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Open AccessCommunication

Psychosocial Management Before, During, and After Emergencies and Disasters—Results from the Kobe Expert Meeting

1
Sherbrooke Hospital University Centre, Eastern Townships Integrated University Centre in Health and Social Services, Sherbrooke, QC J1J 3H5, Canada
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Department of Community Health Sciences, Faculty of Medicine and Health Sciences, Université de Sherbrooke, Sherbrooke, QC J1G 1B1, Canada
3
School of Health Sciences, University of Canterbury—Te Whare Wānanga o Waitaha, Christchurch 8140, New Zealand
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Primary Care Clinical Unit, School of Clinical Medicine, The University of Queensland, Brisbane QLD 4006, Australia
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Department of Disaster Psychiatry, University of Tsukuba, Tsukuba 305-8575, Japan
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Ibaraki Prefectural Medical Center of Psychiatry, Kasama 309-1717, Japan
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Department of Mental Health and Psychiatric Nursing, Faculty of Life Sciences, Kumamoto University, Kumamoto 860-8555, Japan
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Research Institute of Nursing Care for People and Community, University of Hyōgo, Akashi 673-8588, Japan
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World Health Organization Centre for Health Development, Kobe 651-0073, Japan
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National Institute of Mental Health, National Center for Neurology and Psychiatry, Kodaira 187-0031, Japan
*
Author to whom correspondence should be addressed.
Int. J. Environ. Res. Public Health 2019, 16(8), 1309; https://doi.org/10.3390/ijerph16081309
Received: 31 January 2019 / Revised: 24 March 2019 / Accepted: 1 April 2019 / Published: 12 April 2019
(This article belongs to the Special Issue Health-Related Emergency Disaster Risk Management (Health-EDRM))
Emergencies and disasters typically affect entire communities, cause substantial losses and disruption, and result in a significant and persistent mental health burden. There is currently a paucity of evidence on safe and effective individual- and community-level strategies for improving mental health before, during, and after such events. In October 2018, the World Health Organization (WHO) Centre for Health Development (WHO Kobe Centre) convened a meeting bringing together leading Asia Pacific and international disaster research experts. The expert meeting identified key research needs in five major areas, one being “Psychosocial management before, during, and after emergencies and disasters”. Experts for this research area identified critical gaps in observational research (i.e., the monitoring of long-term psychological consequences) and interventional research (i.e., the development and evaluation of individual- and community-level interventions). Three key research issues were identified. First, experts underscored the need for a standardized and psychometrically robust instrument that classified the mental health/psychosocial risk of people within both a clinical and community setting. Then, the need for a standardization of methods for prevention, screening, diagnosis, and treatment for affected people was highlighted. Finally, experts called for a better identification of before, during, and after emergency or disaster assets associated with greater community resilience. View Full-Text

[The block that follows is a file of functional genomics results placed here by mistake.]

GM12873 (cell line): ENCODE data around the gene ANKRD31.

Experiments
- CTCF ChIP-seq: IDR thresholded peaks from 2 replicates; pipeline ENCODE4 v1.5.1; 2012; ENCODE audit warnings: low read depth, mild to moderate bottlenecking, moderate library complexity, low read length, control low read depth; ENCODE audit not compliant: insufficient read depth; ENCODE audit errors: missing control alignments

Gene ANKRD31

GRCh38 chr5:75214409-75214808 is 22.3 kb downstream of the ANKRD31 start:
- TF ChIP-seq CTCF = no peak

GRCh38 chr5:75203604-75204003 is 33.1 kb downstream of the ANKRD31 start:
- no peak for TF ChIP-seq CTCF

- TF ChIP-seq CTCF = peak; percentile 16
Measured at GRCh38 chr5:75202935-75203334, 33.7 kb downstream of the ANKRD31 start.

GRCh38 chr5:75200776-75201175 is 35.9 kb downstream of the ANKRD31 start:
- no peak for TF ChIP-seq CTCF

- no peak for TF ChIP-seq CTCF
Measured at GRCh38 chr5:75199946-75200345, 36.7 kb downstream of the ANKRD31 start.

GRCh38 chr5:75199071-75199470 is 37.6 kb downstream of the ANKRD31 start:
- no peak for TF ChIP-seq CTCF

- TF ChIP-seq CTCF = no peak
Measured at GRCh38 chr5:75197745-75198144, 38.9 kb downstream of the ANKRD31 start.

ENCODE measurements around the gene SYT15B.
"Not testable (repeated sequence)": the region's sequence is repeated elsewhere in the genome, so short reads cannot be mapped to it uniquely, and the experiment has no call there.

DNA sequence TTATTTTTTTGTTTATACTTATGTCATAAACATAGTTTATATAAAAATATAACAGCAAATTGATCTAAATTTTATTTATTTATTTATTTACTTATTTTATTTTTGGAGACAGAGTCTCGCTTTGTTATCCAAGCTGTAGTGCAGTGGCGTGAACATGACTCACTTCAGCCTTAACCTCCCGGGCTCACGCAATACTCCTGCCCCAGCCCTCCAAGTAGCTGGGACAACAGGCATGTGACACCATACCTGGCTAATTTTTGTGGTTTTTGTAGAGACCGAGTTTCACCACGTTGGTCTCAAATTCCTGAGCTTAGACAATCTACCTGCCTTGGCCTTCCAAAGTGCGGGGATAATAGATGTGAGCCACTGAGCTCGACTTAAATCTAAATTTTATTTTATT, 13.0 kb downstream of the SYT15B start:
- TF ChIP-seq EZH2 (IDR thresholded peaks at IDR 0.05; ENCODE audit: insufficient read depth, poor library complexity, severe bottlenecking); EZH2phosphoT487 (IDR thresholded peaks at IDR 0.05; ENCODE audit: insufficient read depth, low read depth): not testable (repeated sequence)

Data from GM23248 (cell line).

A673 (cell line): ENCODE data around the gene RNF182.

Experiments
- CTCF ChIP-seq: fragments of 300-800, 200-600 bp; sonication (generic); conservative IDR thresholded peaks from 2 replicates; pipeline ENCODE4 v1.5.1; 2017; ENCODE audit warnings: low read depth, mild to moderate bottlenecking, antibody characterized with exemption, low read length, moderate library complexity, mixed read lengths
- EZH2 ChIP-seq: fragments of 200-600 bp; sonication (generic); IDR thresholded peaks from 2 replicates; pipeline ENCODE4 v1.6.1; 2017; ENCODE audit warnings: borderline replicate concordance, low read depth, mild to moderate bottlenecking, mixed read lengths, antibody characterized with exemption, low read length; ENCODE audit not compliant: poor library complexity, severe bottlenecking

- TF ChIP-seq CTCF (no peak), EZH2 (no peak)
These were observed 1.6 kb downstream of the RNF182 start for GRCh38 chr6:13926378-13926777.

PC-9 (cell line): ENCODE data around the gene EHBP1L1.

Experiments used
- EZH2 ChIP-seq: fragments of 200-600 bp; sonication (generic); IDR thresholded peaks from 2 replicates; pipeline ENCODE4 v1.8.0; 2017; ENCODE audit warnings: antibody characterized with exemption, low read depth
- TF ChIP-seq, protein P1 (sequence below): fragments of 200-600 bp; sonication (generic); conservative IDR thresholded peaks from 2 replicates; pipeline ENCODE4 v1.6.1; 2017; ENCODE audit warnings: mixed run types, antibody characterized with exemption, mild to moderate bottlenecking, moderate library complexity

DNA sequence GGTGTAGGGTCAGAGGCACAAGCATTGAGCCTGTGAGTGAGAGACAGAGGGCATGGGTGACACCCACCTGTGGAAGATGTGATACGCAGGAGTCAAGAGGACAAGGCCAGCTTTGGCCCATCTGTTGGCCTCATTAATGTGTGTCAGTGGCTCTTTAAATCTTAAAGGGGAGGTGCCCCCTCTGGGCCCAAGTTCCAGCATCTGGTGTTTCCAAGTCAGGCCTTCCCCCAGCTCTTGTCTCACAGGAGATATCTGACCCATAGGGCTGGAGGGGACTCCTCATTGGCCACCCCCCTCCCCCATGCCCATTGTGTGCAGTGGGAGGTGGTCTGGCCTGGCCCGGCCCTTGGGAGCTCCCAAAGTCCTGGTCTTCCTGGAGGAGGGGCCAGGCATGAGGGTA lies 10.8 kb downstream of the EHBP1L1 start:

Keywords: health emergency and disaster risk management (Health-EDRM); Sendai Framework for Disaster Risk Reduction; WHO Thematic Platform for Health-EDRM Research Network; post-traumatic stress disorder; mental health impacts; psychosocial management; community resilience health emergency and disaster risk management (Health-EDRM); Sendai Framework for Disaster Risk Reduction; WHO Thematic Platform for Health-EDRM Research Network; post-traumatic stress disorder; mental health impacts; psychosocial management; community resilience
MDPI and ACS Style

Généreux, M.; Schluter, P.J.; Takahashi, S.; Usami, S.; Mashino, S.; Kayano, R.; Kim, Y. Psychosocial Management Before, During, and After Emergencies and Disasters—Results from the Kobe Expert Meeting. Int. J. Environ. Res. Public Health 2019, 16, 1309.

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